In the trend to keep up with a wired clientelle, Seattle’s Hotel 1000 is leading the pack, at least on the West coast, according to the LA Times’ Travel editors. It’s more than the 1000’s ability to deliver high-definition movies from the Internet to a giant flat screen in your room.
A variety of the hotel’s services are connected to a single fiber-optic backbone, including the Internet-based TV system, electronic do-not-disturb buttons and room phones that offer free Internet-based calling to anywhere in the U.S. — doing away with the traditional practice of jacking up in-room calling rates in search of profits.
The avant garde leadership is not without a few bug fixes. French press coffee makers with six-step instructions could perplex operators, crtiicsd opined and the TV remotes, must be pointed at an infrared sensor instead of the television screen. In spite of the vagries, Hotel 1000 can still fulfill at least one ultimate geek-on-the-road fantasy. A recent guest’s call to complain about a broken remote was met with a peculiar response from the front desk clerk: “I’ll send an engineer right up.” [24×7]
Faves.com (formerly BlueDot) Asks Just How Social is the Web?
More than 36 percent of Web users “highly trust” the information they receive from friends and acquaintances in their online social networks, according to a new social Internet survey by Faves.com, a social discovery and bookmarking site which just reinvtened its name and its identity as the Website formerly known as Bluedot. Why the change? The same survey found that 34 percent of respondents visit a social networking site at least weekly.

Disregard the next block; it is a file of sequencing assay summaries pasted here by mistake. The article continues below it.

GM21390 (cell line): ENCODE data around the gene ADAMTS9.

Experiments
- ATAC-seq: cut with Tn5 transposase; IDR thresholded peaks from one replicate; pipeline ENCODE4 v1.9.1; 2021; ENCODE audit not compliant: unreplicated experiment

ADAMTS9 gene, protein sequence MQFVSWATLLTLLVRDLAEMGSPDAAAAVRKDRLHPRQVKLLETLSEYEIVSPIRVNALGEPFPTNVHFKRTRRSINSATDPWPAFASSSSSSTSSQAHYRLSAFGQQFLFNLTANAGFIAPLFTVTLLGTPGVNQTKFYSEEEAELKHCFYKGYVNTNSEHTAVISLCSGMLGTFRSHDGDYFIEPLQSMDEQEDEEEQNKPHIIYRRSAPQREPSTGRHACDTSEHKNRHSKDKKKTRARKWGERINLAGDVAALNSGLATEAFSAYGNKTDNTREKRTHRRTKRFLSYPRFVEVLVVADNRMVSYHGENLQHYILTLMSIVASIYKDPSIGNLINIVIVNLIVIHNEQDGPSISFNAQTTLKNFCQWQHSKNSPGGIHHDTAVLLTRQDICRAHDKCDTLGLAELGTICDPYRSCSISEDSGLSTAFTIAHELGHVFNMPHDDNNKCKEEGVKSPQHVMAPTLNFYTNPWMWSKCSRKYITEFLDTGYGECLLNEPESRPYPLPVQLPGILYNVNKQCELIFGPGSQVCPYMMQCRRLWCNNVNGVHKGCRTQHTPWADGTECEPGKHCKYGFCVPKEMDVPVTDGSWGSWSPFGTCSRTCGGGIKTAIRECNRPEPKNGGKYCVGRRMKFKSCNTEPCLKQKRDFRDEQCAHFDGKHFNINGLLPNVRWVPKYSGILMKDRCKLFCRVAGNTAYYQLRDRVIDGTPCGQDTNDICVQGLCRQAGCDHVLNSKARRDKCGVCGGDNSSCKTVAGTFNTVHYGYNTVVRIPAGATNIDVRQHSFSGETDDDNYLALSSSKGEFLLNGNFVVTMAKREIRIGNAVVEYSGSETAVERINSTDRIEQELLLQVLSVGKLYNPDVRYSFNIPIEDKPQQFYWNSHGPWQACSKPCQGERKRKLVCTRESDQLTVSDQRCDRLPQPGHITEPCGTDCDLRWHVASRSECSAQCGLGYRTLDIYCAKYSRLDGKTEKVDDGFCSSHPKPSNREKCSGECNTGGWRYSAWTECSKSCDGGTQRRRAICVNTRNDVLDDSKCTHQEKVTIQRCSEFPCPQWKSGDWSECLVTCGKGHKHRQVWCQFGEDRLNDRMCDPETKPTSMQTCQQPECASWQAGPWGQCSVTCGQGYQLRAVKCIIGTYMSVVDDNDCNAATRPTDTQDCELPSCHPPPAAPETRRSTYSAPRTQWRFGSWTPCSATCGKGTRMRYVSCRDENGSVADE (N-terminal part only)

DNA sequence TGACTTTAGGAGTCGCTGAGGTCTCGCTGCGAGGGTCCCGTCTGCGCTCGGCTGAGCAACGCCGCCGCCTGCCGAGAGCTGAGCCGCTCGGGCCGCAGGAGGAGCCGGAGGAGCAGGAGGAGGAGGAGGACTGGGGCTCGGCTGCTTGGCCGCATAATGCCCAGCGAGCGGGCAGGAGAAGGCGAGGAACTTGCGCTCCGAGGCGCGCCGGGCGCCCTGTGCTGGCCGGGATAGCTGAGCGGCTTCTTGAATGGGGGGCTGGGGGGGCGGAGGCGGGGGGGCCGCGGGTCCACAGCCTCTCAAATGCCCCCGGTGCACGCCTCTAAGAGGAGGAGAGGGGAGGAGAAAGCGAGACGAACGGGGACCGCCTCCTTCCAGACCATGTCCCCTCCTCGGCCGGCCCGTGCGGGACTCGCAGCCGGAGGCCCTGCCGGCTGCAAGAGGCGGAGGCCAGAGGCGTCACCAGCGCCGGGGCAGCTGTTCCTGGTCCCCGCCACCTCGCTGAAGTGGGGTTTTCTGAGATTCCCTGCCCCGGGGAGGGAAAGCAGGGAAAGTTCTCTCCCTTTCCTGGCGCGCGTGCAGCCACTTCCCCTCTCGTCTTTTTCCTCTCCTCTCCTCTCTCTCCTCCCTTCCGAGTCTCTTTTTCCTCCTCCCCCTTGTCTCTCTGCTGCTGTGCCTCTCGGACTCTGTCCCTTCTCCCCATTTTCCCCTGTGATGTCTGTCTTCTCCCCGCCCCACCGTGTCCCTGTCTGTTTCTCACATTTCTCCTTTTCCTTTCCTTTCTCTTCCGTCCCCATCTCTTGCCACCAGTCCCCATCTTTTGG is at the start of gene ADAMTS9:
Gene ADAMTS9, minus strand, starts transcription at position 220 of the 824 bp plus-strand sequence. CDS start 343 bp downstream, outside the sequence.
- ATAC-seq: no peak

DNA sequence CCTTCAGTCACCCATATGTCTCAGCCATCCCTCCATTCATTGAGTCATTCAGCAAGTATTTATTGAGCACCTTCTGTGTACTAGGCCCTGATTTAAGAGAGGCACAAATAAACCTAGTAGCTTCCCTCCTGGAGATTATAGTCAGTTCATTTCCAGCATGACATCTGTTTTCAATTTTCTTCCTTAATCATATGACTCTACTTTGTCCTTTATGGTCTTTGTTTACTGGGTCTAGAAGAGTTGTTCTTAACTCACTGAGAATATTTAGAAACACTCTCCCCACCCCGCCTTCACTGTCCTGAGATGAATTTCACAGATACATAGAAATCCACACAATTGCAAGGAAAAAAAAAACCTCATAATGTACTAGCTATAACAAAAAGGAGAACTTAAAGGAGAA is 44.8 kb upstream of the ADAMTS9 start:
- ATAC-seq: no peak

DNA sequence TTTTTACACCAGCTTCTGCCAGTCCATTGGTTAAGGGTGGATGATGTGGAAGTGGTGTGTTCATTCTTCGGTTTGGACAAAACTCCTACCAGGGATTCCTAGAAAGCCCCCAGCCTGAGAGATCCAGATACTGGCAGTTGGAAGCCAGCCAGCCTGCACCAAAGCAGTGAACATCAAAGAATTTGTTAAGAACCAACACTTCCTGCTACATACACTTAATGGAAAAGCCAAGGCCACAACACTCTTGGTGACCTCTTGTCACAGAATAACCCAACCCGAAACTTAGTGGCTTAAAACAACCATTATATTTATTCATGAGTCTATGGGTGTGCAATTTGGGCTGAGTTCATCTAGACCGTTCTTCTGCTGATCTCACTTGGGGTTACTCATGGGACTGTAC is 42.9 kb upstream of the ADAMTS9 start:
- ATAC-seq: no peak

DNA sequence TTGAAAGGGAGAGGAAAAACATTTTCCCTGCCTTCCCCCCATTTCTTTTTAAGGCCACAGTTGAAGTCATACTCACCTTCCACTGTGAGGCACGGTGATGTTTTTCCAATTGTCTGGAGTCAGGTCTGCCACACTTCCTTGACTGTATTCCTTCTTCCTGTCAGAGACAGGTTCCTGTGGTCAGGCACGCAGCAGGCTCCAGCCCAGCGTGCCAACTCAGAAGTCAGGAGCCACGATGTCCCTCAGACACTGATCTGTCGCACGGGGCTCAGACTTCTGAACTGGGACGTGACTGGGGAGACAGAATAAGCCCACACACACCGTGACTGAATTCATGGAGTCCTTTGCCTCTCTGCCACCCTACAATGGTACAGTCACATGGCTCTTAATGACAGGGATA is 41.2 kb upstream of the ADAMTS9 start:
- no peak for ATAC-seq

The number jumps to 90 percent when you add those that moderately trust their social network contacts, while In contrast to the more than one-third of Web users who highly trust information from social networks, only 4 percent of people highly trust content/opinions from vendors or advertisers, 4 percent highly trust comments on blogs or forums, and 3 percent highly trust news communities such as Digg or Reddit.
“People are interacting differently with the Web today, and as the survey results show, people trust their online social networks more than any other online resource,” said Rob Dickerson, chief executive officer of Faves.com. “Also today people are much more comfortable posting to the Web, whether it’s expressing an opinion, uploading digital content, or adding a comment on a blog. Two years ago only 13 percent of the people we surveyed visited a social networking site weekly — today, that number is 34 percent. Two years ago only 9 percent visited a media sharing site, such as YouTube or Flickr, weekly — today, that number is 26 percent. These are tremendous increases.”
Each week 69 percent of survey respondents said they used the Internet to keep up with friends and family, 48 percent to follow a favorite hobby and 53 percent to follow special interests. While more people are using the Internet for social networking and for tracking topics they find interesting, only 25 percent of respondents felt that the Internet definitely met their needs with regard to following favorite hobbies, and 29 percent with regard to following special interests. [24×7]